Industry and globalisation

OECD project on counterfeiting and piracy


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Responding to concerns in governments and the business community, the OECD launched a project in 2005 to assess the magnitude and impact of counterfeiting and piracy. The objective of the project was to improve factual understanding and awareness of how large the problem is and the effects that infringements of intellectual property rights have on governments, business and consumers in member countries and non-member economies.


Latest updates:

  • Phase III of this project is on indefinite hold.


What did the project cover?

The project covered infringements of the intellectual property rights that are described and defined in the WTO Agreement on Trade Related Aspects of Intellectual Property Rights (TRIPS).

In addition to assessing economic effects, the project analysed rising concerns over the health, safety and security threats that counterfeit and pirated products pose to consumers. It also reviews trends and developments and assesses what is being done to combat the illicit practices. 


How was the project structured?

The project was designed with three separate phases.

Phase I focuses on tangible counterfeit and pirated products (i.e. physical products that infringe trademarks or copyrights), and to a lesser extent infringements of patents and design rights. This phase has been completed. The final report was published in June 2008. A November 2009 update on the magnitude of counterfeiting and piracy of tangible products is also available.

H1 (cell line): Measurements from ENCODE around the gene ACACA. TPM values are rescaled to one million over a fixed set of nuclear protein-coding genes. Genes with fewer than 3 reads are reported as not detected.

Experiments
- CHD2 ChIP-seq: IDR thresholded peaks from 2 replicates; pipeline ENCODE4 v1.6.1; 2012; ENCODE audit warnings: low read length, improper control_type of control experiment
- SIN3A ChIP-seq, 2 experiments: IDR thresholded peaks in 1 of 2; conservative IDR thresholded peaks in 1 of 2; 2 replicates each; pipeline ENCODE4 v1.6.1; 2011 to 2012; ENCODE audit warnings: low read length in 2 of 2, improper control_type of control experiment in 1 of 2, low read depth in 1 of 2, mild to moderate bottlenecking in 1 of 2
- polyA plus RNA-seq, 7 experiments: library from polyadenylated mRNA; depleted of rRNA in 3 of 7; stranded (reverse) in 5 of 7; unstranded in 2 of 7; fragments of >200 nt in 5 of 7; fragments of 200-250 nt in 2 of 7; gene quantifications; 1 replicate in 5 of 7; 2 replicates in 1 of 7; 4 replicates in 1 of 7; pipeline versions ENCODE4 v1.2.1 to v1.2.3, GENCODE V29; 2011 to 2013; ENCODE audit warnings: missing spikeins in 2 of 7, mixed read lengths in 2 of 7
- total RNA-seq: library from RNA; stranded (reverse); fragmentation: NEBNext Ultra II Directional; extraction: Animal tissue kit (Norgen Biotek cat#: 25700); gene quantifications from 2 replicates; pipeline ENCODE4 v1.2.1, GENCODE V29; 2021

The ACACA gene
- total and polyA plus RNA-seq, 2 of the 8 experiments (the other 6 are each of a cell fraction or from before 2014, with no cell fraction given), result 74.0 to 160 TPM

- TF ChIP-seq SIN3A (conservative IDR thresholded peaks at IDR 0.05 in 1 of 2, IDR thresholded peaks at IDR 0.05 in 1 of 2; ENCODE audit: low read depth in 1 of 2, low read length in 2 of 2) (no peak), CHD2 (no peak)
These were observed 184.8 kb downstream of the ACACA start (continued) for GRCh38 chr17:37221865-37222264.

Phase II focused on piracy of digital content. The final report was published in July 2009

Phase III was intended to address infringements of other intellectual property rights. However, this phase has been placed on indefinite hold due to the need to revise some scoping issues with respect to the remaining rights. If a decision is made to resume Phase III, notice will be available on this page.


Who did the OECD work with?

The project was conducted in co-operation with international organisations that are active in the counterfeiting/piracy area, including the World Trade Organization, the World Customs Organization, the World Intellectual Property Organization, Interpol and relevant NGOs. Liaison with the business community and labour was co-ordinated through the Business and Industry Advisory Committee to the OECD and the Trade Union Advisory Committee to the OECD.


Earlier work

This study expanded considerably on a related project on the economic impact of counterfeiting that was carried out in 1998.



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